PORT-AU-PRINCE, Haiti (AP) — Joy filled Jean-Bertrand Aristide's most ardent followers early Friday as they waited the last few hours until the former president considered by many a champion of the poor returned from seven years of exile.
Thousands were expected to throng the airport to greet the chartered jet carrying Aristide from South Africa, where the government assisted his departure despite a request from U.S. President Barack Obama that the homecoming be postponed until after Haiti's presidential runoff election Sunday.
"We are going to party," said 36-year-old mechanic Assey Woy, discussing the news of the ousted leader's return with friends on a street corner downtown. "It will be like New Year's Day."
Energy spread through Aristide's followers Thursday as word spread across Haiti that he was heading back home. Some joined in a raucous, horn-blaring victory procession. Others decorated the courtyard of his foundation headquarters with Haitian flags and photos of the former president. One woman waited with a bouquet of flowers.
"We just want to see him," said 30-year-old Lesley Jean-Giles.
Twice elected president and twice deposed, Aristide is a hugely popular but also hugely polarizing figure in Haiti. The U.S. and others fear his presence will disrupt the election and bring further disarray to a country struggling to emerge from a political crisis, a cholera epidemic and the devastation of the January 2010 earthquake.
Aristide, who was last ousted in a 2004 rebellion amid accusations that he led a corrupt government and orchestrated violent attacks on his foes, has no intention of becoming involved in politics, said his lawyer, Ira Kurzban, and other supporters.
But Aristide could sway the outcome of the election with an endorsement of either candidate.
"We're going to stay wherever he is until he tells us what to do," said Tony Forest, 44, a minbus driver. "We will vote for the candidate he picks."
Aristide did not mention politics as he board the plane for home in a blue suit with his wife, Mildred, and two daughters.
"The great day has arrived! The day to say goodbye before returning home," he said in Zulu, a language he studied in South Africa. "We are delighted to return home after seven years. In Haiti also they are very happy. ... Their dream will be fulfilled. Together, we will continue to share this endless love."
He took no questions from the dozens of journalists who gathered to see him off.
Aristide, a former slum priest who became Haiti's first democratically elected president, did not fully serve either of his terms. He was ousted the first time in a coup, then restored to power in a U.S. military intervention in 1994. After completing that term in 1996, he was elected again in 2001, only to flee a rebellion in 2004 aboard a U.S. plane. Aristide claimed he was kidnapped. U.S. officials denied that.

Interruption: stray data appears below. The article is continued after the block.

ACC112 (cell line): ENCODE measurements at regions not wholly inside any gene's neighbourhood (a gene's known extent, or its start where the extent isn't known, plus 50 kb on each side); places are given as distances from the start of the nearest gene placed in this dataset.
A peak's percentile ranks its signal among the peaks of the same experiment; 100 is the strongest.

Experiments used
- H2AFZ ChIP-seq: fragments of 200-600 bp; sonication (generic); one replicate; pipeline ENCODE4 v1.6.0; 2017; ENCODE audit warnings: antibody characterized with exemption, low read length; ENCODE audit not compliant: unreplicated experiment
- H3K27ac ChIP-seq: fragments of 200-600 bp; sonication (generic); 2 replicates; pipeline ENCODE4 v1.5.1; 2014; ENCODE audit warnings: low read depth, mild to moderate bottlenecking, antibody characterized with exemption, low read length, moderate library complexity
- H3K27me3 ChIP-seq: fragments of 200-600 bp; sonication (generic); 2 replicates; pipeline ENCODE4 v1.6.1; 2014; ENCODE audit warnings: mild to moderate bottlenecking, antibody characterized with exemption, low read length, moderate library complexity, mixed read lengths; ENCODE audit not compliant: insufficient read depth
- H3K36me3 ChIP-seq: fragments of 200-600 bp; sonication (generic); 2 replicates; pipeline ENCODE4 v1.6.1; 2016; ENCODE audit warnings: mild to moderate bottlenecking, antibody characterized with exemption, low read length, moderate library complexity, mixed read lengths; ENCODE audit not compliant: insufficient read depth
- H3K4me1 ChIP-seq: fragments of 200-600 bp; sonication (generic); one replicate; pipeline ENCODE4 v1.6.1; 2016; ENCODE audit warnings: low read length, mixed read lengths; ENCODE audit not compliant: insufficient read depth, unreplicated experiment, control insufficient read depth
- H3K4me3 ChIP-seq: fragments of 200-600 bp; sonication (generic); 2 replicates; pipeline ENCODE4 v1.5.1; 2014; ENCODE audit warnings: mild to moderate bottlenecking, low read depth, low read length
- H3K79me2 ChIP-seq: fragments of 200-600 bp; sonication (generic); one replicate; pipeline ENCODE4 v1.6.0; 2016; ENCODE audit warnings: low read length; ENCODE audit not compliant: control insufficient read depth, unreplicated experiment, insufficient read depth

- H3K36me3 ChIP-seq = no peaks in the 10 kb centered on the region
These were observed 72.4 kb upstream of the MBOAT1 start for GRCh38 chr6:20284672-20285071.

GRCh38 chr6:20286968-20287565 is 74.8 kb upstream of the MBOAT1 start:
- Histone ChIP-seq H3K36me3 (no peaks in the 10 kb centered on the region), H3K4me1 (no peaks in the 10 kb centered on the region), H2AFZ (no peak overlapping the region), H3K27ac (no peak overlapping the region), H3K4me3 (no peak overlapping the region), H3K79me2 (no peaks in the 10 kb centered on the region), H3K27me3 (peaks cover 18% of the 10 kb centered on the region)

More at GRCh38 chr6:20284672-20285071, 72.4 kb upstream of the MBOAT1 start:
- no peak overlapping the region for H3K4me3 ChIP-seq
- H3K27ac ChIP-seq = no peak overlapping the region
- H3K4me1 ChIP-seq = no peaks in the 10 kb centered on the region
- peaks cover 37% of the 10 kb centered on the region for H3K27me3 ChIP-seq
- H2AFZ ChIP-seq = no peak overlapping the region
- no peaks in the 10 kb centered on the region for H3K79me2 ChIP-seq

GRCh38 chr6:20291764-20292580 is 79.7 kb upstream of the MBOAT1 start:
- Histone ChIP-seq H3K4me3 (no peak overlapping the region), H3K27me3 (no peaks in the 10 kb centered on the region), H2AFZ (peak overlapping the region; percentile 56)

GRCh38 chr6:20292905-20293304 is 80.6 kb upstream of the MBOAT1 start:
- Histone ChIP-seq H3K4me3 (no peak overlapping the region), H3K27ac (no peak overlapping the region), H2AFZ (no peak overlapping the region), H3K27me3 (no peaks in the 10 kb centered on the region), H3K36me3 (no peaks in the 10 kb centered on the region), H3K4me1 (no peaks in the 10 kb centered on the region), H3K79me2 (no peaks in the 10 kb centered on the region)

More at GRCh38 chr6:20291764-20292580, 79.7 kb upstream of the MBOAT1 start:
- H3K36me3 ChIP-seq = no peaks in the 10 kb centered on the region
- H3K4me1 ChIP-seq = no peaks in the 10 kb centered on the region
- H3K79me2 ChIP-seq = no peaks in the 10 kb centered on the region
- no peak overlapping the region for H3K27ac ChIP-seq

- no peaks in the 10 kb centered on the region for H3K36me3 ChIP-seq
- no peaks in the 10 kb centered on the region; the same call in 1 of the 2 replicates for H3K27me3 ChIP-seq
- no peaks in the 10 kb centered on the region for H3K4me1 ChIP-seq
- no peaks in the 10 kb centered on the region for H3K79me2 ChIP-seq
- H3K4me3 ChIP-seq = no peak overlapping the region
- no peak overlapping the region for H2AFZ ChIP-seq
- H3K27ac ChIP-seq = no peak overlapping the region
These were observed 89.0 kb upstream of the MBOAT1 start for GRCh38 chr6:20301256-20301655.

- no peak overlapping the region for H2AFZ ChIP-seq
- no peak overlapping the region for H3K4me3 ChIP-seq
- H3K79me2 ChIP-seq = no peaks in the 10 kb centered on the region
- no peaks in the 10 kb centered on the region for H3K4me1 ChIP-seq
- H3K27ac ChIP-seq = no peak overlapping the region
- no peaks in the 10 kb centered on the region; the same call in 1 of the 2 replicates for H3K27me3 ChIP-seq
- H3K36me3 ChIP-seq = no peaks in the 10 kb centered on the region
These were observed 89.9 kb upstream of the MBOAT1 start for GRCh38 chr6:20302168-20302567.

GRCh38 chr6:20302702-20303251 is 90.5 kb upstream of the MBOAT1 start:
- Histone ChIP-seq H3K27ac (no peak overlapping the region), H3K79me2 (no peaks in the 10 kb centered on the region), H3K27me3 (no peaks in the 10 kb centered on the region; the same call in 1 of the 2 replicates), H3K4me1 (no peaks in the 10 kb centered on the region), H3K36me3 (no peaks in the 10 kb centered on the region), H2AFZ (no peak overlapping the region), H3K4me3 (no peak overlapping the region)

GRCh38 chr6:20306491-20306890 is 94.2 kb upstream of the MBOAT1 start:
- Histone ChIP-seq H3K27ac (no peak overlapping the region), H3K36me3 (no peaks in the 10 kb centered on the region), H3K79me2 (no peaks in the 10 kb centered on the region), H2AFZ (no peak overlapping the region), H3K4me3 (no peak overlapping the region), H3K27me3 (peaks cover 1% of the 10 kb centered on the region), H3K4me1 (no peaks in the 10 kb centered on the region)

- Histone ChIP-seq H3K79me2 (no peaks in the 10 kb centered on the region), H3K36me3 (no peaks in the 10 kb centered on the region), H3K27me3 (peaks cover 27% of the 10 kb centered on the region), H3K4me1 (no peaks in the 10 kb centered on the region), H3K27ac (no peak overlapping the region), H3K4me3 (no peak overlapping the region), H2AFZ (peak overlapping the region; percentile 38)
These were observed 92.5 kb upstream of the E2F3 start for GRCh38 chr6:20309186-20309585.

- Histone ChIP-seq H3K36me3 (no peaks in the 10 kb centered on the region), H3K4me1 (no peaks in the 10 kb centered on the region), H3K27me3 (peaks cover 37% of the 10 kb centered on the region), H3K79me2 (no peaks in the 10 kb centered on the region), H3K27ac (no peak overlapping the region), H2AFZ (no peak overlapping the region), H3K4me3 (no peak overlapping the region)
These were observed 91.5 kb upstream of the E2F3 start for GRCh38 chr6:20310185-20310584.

In exile, he has been reclusive, doing university research and polishing his academic credentials with a doctorate awarded by the University of South Africa for a comparative study on Zulu and Haitian Creole.
Obama was concerned enough about Aristide's possibly destabilizing influence to call South African President Jacob Zuma on Tuesday and discuss the matter, U.S. National Security Council spokesman Tommy Vietor told The Associated Press.
"The United States, along with others in the international community, has deep concerns that President Aristide's return to Haiti in the closing days of the election could be destabilizing," Vietor said.
Aristide's aides say he feared that if he waited, the winner of Sunday's vote might block his return.
In the past, both candidates — university administrator and former first lady Mirlande Manigat and popular singer Michel "Sweet Micky" Martelly — opposed Aristide.
Now, both Martelly and Manigat stress their support for his right to return as a Haitian citizen under the constitution. Both candidates would like to attract votes from followers of Aristide's Lavalas Family party.
Haiti's electoral council barred Lavalas from the presidential election for technical reasons that supporters said were bogus. Its members are boycotting Sunday's runoff.
In front of Haiti's crumbled National Palace, a man who is supporting Martelly in Sunday's election told Associated Press Television News that he had mixed feelings about the arrival.
"Yes, I support Aristide. I love Aristide," said the man who gave only his first name, Carlos. "But I don't want him to come back right now because it can be trouble for the election."
The initial Nov. 28 vote was so troubled by fraud, disorganization, instances of violence and voter intimidation that 12 of the 19 candidates including the front-runners initially called for it to be tossed out.
Aristide emerged as a leading voice for Haiti's poor in a popular revolt that forced an end to the Duvalier family's 29-year dictatorship. He has said he will not be involved in politics in Haiti and wants to lead his foundation's efforts to improve education in the impoverished Caribbean nation devastated by last year's catastrophic earthquake.
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